By MALCOLM RITTER
NEW YORK -- On average, 52 species of mammals, birds and amphibians are taking a significant step toward extinction each year, a huge new analysis says.
But if not for conservation efforts, the march would be even faster, researchers reported Tuesday.
Efforts to save endangered animals are making a difference, even as about 1 in 5 of the world's backboned species -- mammals, birds, reptiles, amphibians and fish -- are threatened with extinction, according to a study published online in the journal Science.
The report was released as delegates from more than 190 nations meet at a United Nations conference in Nagoya, Japan, to set 20 measurable targets to combat the loss of many diverse species.
"Our results should be a timely wake-up call to governments in Nagoya," said Stuart Butchart, a study author and global research coordinator at BirdLife International. "Biodiversity is in a desperate state. Its situation is getting worse . but our results show we can turn the situation around. We just need greater political will and resources."
The study considered almost 26,000 species of vertebrates -- animals with a backbone -- whose conservation status is on the "Red List" of the International Union for Conservation of Nature. It found that about one-fifth of vertebrate species are "threatened," meaning they are close to going extinct in the near future. That ranges from 13 percent of birds to 41 percent of amphibians.
The one-fifth number isn't much of a surprise, but the new study is the first global audit of vertebrates, said Craig Hilton-Taylor of the IUCN, a study author.
To look for trends, the authors used a statistical measure that tracks how particular species have moved among the eight categories of the Red List -- an indication of improvement or worsening of their conservation status. Because of data limitations, they focused on birds, mammals and amphibians. Their results translate to an average of 52 species moving one category closer to extinction each year.
Amphibians, which include frogs and salamanders, showed the fastest decline, with mammals second. The trend was less severe for birds, but still included creatures like the green-colored Hose's broadbill of Malaysia and Indonesia, which has suffered declines in its forest habitat.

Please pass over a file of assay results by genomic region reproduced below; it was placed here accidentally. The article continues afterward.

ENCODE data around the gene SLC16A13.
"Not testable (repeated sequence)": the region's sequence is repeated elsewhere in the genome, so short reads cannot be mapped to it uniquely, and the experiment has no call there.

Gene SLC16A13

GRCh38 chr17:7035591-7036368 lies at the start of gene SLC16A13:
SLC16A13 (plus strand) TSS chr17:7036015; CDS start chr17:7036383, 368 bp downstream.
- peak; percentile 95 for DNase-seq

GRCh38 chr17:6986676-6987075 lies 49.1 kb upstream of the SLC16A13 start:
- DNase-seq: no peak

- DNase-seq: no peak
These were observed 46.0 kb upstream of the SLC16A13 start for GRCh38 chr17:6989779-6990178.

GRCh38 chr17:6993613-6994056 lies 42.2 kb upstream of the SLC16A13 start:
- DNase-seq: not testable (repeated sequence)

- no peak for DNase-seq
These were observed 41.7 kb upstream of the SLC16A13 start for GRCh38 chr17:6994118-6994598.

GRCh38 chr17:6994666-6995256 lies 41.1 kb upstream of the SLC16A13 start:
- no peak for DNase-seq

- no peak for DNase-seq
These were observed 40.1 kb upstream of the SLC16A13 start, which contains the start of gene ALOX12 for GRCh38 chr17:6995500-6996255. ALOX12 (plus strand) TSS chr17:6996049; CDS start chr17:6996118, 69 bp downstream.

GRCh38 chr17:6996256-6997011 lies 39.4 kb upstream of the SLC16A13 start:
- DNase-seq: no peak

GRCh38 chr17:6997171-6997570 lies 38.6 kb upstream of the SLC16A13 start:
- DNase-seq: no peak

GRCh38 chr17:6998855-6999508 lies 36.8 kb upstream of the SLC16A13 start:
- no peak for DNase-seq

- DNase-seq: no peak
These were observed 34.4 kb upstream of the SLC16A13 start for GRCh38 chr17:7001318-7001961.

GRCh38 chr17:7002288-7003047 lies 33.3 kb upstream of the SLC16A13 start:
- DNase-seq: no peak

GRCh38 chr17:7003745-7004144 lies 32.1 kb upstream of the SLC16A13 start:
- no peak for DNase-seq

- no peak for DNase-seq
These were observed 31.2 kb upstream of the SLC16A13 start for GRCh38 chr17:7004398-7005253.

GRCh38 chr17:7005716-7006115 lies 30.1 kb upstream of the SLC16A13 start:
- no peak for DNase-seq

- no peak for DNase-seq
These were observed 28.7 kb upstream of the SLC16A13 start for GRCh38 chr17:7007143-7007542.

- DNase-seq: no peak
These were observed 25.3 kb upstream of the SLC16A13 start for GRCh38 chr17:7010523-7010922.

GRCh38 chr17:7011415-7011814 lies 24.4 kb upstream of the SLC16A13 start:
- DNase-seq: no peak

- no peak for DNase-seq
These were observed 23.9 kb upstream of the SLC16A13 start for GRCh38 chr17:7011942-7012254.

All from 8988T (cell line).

About 1 in 6 declines in conservation status in the study resulted in extinction, the authors said. The extinctions include the golden toad of Costa Rica and a Hawaiian forest bird called the Kamao.
To study whether conservation efforts like protecting habitat or controlling predators were helping, the authors examined cases where a species' status improved, moving away from extinction. That was the case in 68 of the 928 reclassifications they found, almost entirely due to conservation action, the authors said. Nearly all involved mammals or birds, because they have a longer and better-funded history of conservation efforts, the authors said.
Humpback whales, for example, moved from "vulnerable" to being at low risk for extinction because of protections against commercial whaling, the authors said.
In all, the researchers calculated that the overall march toward extinction would have been some 20 percent faster if no conservation steps had been taken. But they also said the true impact is much greater than their calculations could show.
"Conservation is working, it's just not enough" at current levels, said Ana Rodrigues of the Center for Evolutionary and Functional Ecology in Montpellier, France, a study author.
Stuart Pimm, a conservation expert at Duke University who didn't participate in the study, agreed that the results contain good news.
"A lot of those species would have been moving a lot faster [toward extinction] if it weren't for conservation efforts," he said. "Conservation efforts really do work, they're just not stemming the full extent of the losses of species. The overall trend is still downhill."